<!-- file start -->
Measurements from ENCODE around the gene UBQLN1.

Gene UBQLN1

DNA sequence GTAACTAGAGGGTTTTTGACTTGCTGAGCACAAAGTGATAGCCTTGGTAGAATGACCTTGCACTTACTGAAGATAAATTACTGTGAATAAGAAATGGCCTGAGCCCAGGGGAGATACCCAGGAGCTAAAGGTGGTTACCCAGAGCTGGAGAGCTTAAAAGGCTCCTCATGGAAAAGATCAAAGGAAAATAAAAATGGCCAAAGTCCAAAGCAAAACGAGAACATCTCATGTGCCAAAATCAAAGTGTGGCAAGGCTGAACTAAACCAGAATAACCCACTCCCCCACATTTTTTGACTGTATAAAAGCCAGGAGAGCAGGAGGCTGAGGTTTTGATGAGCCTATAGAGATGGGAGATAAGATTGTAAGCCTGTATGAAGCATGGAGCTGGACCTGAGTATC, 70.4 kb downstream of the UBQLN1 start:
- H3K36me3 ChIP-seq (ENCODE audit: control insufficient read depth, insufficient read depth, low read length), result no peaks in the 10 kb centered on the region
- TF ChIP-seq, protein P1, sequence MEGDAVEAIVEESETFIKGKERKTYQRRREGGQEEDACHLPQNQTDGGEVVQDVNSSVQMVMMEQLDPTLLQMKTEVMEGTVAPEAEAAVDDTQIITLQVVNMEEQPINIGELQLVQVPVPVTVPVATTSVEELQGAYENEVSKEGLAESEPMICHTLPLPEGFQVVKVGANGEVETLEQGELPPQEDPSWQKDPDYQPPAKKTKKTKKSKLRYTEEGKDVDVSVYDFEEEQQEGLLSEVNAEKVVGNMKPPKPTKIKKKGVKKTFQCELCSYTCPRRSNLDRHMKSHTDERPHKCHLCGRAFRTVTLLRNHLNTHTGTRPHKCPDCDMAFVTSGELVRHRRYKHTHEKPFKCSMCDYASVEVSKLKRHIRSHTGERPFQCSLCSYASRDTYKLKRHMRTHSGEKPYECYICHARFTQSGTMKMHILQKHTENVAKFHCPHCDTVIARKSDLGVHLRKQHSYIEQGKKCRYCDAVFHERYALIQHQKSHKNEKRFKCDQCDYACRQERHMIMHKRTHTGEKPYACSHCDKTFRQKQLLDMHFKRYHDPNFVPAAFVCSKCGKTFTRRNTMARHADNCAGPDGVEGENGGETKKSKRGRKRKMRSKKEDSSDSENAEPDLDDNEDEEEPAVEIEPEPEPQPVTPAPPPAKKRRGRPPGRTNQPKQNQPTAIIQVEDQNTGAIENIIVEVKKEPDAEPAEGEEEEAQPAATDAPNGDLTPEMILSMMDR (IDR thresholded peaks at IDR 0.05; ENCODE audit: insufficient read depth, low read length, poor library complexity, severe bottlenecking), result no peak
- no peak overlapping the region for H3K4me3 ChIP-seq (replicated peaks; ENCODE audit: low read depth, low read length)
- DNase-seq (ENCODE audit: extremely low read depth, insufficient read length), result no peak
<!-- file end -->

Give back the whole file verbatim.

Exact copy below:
Measurements from ENCODE around the gene UBQLN1.

Gene UBQLN1

DNA sequence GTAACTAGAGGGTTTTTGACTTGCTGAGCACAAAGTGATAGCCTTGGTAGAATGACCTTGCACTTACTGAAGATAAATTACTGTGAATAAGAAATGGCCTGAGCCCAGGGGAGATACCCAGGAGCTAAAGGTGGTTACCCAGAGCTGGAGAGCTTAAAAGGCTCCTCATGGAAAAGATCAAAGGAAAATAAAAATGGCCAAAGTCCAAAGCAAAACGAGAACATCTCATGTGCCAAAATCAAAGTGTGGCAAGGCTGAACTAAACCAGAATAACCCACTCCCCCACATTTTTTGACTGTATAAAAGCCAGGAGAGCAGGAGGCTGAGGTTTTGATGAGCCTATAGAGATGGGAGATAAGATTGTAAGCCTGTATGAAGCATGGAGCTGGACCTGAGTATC, 70.4 kb downstream of the UBQLN1 start:
- H3K36me3 ChIP-seq (ENCODE audit: control insufficient read depth, insufficient read depth, low read length), result no peaks in the 10 kb centered on the region
- TF ChIP-seq, protein P1, sequence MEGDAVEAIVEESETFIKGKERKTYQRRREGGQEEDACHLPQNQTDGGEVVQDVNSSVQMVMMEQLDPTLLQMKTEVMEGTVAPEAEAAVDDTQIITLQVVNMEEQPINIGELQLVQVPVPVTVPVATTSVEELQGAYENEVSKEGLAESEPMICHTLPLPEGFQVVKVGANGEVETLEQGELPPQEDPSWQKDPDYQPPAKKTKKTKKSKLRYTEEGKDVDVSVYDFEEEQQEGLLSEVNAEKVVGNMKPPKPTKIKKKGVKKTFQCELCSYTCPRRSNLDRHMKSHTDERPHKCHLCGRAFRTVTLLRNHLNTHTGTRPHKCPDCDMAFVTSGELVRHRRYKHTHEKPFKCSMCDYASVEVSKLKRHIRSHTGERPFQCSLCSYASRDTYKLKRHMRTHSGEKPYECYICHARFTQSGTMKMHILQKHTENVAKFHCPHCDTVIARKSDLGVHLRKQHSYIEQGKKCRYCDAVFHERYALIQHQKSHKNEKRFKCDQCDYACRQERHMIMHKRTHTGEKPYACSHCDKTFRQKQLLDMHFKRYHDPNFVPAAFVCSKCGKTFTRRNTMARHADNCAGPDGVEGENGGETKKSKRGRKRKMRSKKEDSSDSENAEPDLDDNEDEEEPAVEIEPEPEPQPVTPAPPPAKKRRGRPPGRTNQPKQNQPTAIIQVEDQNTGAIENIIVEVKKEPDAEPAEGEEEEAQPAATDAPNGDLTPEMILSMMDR (IDR thresholded peaks at IDR 0.05; ENCODE audit: insufficient read depth, low read length, poor library complexity, severe bottlenecking), result no peak
- no peak overlapping the region for H3K4me3 ChIP-seq (replicated peaks; ENCODE audit: low read depth, low read length)
- DNase-seq (ENCODE audit: extremely low read depth, insufficient read length), result no peak